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In the Swim

Through the centuries, swimsuits have gone from the ridiculous to the sublime, with a few strange stops in between

In the beginning there was water, and over the next couple of billion years, God proceeded to create fish, fowl, man, woman, the beach, the flannel bathing gown, the one-piece woolen swimsuit, the two-piece Lastex suit, the shoestring bikini, the see-through mesh suit and Cheryl Tiegs. There you have it, a skin-deep history of the evolution of mankind and marine life on earth. For those of you interested only in the Big Picture—in grand schemes and divine designs—this is all you need to know, and you should turn directly to page 232, where the big pictures in this issue begin. For you readers with a penchant for little-known facts, read on to learn how the swimsuit evolved from something that had all the grace and charm of a collapsed pup tent into the world's most provocative form of female apparel.


In the 17th century bathing—as swimming was known then—was generally a passive activity. Bathers sought the health-giving qualities of water rather than vigorous exercise. Sometimes one immersed oneself in the cold sea and sometimes in the warm, curative springs of spas. But whatever the temperature of the water, rarely was much skin displayed. Following a visit to Bath, the British spa, in 1687, a traveler wrote: "The ladyes goes into the bath with garments made of a fine yellow canvas, with great sleeves like a parson's gown, the water fills it up so that its borne off that your shape is not seen.... The Gentlemen have drawers and wastcoates of the same sort of canvas."

A century or so later the bathing machine, a sort of cabana on wheels, was invented. It allowed the psychotically modest to spend a day at the beach in complete privacy. The bathing machine was later improved with the addition of a "modesty hood," an awning that extended into the water. The hood was the brainstorm of Benjamin Beale, a Quaker from England who had been troubled by the sight of women emerging from the sea in soaking-wet flannel dresses. Horses would haul a bathing machine far enough into the ocean so that no one could see the woman inside as she changed from her thick layers of land clothing into her almost-as-thick layers of water clothing.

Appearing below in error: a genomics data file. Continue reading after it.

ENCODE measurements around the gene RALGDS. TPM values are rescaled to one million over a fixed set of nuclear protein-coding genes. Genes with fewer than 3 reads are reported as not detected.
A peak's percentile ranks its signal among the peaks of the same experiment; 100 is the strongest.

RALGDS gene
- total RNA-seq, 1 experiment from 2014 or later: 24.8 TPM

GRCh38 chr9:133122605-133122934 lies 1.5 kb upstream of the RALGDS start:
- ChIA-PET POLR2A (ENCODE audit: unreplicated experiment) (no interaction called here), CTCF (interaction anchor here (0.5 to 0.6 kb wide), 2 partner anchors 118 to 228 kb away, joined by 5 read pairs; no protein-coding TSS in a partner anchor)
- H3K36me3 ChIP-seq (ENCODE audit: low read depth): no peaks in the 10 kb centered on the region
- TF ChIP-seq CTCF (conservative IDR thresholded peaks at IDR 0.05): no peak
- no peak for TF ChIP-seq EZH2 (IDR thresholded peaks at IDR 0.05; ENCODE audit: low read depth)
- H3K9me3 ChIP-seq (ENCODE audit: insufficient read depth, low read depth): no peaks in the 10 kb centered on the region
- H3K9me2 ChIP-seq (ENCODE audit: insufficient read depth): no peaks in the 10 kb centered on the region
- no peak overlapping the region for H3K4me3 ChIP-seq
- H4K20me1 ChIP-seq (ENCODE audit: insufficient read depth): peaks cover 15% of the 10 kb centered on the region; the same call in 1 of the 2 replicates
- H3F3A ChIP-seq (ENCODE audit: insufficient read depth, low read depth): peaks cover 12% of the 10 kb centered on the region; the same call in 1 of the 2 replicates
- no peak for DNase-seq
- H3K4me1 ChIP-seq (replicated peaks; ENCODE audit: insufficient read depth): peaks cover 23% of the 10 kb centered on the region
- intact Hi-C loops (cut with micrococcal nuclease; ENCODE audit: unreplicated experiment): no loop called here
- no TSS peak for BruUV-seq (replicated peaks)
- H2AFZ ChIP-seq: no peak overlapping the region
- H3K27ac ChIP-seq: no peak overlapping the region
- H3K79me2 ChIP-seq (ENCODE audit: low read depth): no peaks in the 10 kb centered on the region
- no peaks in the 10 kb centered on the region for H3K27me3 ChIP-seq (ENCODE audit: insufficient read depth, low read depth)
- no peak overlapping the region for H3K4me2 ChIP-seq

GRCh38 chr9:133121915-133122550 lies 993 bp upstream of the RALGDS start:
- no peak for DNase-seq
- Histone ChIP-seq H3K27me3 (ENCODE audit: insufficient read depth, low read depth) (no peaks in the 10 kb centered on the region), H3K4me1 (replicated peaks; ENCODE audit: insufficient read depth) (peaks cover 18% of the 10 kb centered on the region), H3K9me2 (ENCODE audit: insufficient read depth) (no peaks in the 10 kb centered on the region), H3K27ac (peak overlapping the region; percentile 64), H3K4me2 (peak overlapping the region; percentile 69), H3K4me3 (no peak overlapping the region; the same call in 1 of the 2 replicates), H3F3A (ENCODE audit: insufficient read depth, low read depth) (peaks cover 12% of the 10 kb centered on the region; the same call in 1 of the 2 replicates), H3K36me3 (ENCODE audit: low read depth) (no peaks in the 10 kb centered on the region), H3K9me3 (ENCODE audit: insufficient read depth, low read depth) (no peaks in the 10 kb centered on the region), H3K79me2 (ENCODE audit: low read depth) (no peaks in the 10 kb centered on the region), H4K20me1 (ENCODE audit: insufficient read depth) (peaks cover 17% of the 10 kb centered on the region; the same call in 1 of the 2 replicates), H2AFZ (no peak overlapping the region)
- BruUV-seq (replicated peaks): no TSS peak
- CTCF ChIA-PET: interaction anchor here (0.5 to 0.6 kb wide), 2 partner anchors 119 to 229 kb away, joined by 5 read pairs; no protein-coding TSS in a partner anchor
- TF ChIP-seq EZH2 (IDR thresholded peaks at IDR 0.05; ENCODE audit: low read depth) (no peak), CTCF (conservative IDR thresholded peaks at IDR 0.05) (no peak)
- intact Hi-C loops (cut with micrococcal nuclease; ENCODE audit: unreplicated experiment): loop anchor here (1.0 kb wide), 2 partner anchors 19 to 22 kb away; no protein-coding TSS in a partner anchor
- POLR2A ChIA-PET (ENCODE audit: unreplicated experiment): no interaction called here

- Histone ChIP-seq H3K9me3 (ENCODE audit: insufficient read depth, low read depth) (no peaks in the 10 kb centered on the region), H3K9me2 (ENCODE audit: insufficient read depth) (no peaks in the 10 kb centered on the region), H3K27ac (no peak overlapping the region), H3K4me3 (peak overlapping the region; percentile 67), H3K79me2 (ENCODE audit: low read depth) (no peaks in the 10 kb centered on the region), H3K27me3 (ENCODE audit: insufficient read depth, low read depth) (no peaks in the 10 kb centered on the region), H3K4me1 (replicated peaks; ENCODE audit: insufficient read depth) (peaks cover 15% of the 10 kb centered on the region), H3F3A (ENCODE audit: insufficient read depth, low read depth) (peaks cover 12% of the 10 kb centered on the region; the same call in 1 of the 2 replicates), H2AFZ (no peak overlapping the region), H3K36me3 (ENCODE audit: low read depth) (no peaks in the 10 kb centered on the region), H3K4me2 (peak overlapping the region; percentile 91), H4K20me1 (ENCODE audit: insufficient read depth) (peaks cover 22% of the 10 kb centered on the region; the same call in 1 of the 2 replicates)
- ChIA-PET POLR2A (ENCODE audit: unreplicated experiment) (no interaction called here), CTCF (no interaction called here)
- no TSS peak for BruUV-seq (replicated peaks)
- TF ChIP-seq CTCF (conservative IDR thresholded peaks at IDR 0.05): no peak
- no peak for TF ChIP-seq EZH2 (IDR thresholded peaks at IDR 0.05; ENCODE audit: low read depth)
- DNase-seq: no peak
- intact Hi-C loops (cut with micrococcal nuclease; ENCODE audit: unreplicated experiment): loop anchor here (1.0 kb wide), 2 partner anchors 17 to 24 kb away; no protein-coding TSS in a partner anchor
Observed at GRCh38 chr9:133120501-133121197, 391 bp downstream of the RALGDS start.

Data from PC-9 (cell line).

Going naked into the water was not unheard of among respectable women of the 17th century. An anonymous poem called The Swimming Lady spoke of "a virgin lady bright and gay" who appeared on a river bank one day and...

With glittering glance,
her jealous eyes
Did slyly look about
To see if any lurking spies
Were hid to find her out:
And being well resolved that none
Could view her nakedness,
She puts her robes off, one by one,
And doth herself undress.

Any woman worth her wiles knew that if properly used, even a 19th-century head-to-toe swimming dress could be more provocative than nudity. In 1856, The Observer of London described a day of bathing at the English coastal resort of Ramsgate: "The water is black with bathers...the females do not venture beyond the serf [sic], and lay themselves on their backs, waiting for the coming waves, with their bathing dresses in a most dègagèe [sic] style. The waves come, and in the majority of instances, not only cover the fair bathers, but literally carry their dresses up to their neck, so that, as far as decency is concerned, they might as well be without any dresses at all...and all this takes place in the presence of thousands of spectators... the gentlemen come to look at the ladies bathing...."


No person in this century did more to make the female anatomy a visible—as well as a respectable—element of swimsuit fashion than Annette Kellerman, the swimmer who starred for years in vaudeville as The Diving Venus and whom a goggle-eyed Harvard professor once pronounced "the most beautifully formed woman of modern times." Kellerman was born in Sydney, Australia, in 1888. When she was a child her legs were weak and bowed, and she needed braces to walk. To increase her strength, Annette began to swim at an early age. Soon she could walk, run and even dance some ballet. By the time she was 10, she had grown into a powerful young girl who won swimming races against many of Australia's best competitors.

When she was 14, her family moved to England, where her father, Frederick, a man down on his luck, decided that Annette's talent as a swimmer might be used to enhance the family's failing fortunes. He announced to the British press that his daughter would swim the Thames River from Putney to Blackwall, a distance of 26 miles. Such a feat was unheard of for anyone, let alone a teenage girl. He also said that she would train for a very short time and that while in training her diet would consist mostly of bread and milk.